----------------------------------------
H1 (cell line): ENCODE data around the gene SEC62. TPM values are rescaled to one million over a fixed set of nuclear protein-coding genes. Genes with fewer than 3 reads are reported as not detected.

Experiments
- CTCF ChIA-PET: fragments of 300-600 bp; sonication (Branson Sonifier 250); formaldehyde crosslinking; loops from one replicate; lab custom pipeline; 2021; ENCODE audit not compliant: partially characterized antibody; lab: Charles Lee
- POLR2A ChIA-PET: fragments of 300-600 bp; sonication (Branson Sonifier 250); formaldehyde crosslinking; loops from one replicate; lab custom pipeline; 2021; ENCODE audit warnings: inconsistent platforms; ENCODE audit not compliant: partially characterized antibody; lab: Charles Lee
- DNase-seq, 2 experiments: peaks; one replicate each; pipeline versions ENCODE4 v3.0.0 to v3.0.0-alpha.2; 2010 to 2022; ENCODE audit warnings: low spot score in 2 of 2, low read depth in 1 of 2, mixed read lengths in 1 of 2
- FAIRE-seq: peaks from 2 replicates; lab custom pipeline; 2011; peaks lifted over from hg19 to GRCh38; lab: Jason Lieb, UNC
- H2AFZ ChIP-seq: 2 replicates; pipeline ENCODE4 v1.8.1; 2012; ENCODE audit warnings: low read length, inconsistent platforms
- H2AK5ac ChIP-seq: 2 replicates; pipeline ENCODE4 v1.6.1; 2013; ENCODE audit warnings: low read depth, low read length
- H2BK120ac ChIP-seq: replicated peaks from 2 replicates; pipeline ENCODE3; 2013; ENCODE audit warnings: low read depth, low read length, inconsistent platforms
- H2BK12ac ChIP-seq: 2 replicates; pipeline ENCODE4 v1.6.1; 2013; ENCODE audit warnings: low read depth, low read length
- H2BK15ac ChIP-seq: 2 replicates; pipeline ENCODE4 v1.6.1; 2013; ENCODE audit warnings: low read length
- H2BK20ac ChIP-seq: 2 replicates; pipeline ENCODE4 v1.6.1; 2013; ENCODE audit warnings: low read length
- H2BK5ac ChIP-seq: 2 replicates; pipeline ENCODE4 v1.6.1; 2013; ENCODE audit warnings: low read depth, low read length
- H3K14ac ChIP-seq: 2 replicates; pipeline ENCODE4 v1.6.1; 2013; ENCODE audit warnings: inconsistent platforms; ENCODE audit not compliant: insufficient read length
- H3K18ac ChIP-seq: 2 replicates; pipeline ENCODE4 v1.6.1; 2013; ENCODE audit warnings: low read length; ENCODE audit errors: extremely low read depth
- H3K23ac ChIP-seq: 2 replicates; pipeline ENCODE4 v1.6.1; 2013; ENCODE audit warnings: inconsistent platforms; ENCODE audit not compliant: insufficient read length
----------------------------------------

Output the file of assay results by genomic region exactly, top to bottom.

H1 (cell line): ENCODE data around the gene SEC62. TPM values are rescaled to one million over a fixed set of nuclear protein-coding genes. Genes with fewer than 3 reads are reported as not detected.

Experiments
- CTCF ChIA-PET: fragments of 300-600 bp; sonication (Branson Sonifier 250); formaldehyde crosslinking; loops from one replicate; lab custom pipeline; 2021; ENCODE audit not compliant: partially characterized antibody; lab: Charles Lee
- POLR2A ChIA-PET: fragments of 300-600 bp; sonication (Branson Sonifier 250); formaldehyde crosslinking; loops from one replicate; lab custom pipeline; 2021; ENCODE audit warnings: inconsistent platforms; ENCODE audit not compliant: partially characterized antibody; lab: Charles Lee
- DNase-seq, 2 experiments: peaks; one replicate each; pipeline versions ENCODE4 v3.0.0 to v3.0.0-alpha.2; 2010 to 2022; ENCODE audit warnings: low spot score in 2 of 2, low read depth in 1 of 2, mixed read lengths in 1 of 2
- FAIRE-seq: peaks from 2 replicates; lab custom pipeline; 2011; peaks lifted over from hg19 to GRCh38; lab: Jason Lieb, UNC
- H2AFZ ChIP-seq: 2 replicates; pipeline ENCODE4 v1.8.1; 2012; ENCODE audit warnings: low read length, inconsistent platforms
- H2AK5ac ChIP-seq: 2 replicates; pipeline ENCODE4 v1.6.1; 2013; ENCODE audit warnings: low read depth, low read length
- H2BK120ac ChIP-seq: replicated peaks from 2 replicates; pipeline ENCODE3; 2013; ENCODE audit warnings: low read depth, low read length, inconsistent platforms
- H2BK12ac ChIP-seq: 2 replicates; pipeline ENCODE4 v1.6.1; 2013; ENCODE audit warnings: low read depth, low read length
- H2BK15ac ChIP-seq: 2 replicates; pipeline ENCODE4 v1.6.1; 2013; ENCODE audit warnings: low read length
- H2BK20ac ChIP-seq: 2 replicates; pipeline ENCODE4 v1.6.1; 2013; ENCODE audit warnings: low read length
- H2BK5ac ChIP-seq: 2 replicates; pipeline ENCODE4 v1.6.1; 2013; ENCODE audit warnings: low read depth, low read length
- H3K14ac ChIP-seq: 2 replicates; pipeline ENCODE4 v1.6.1; 2013; ENCODE audit warnings: inconsistent platforms; ENCODE audit not compliant: insufficient read length
- H3K18ac ChIP-seq: 2 replicates; pipeline ENCODE4 v1.6.1; 2013; ENCODE audit warnings: low read length; ENCODE audit errors: extremely low read depth
- H3K23ac ChIP-seq: 2 replicates; pipeline ENCODE4 v1.6.1; 2013; ENCODE audit warnings: inconsistent platforms; ENCODE audit not compliant: insufficient read length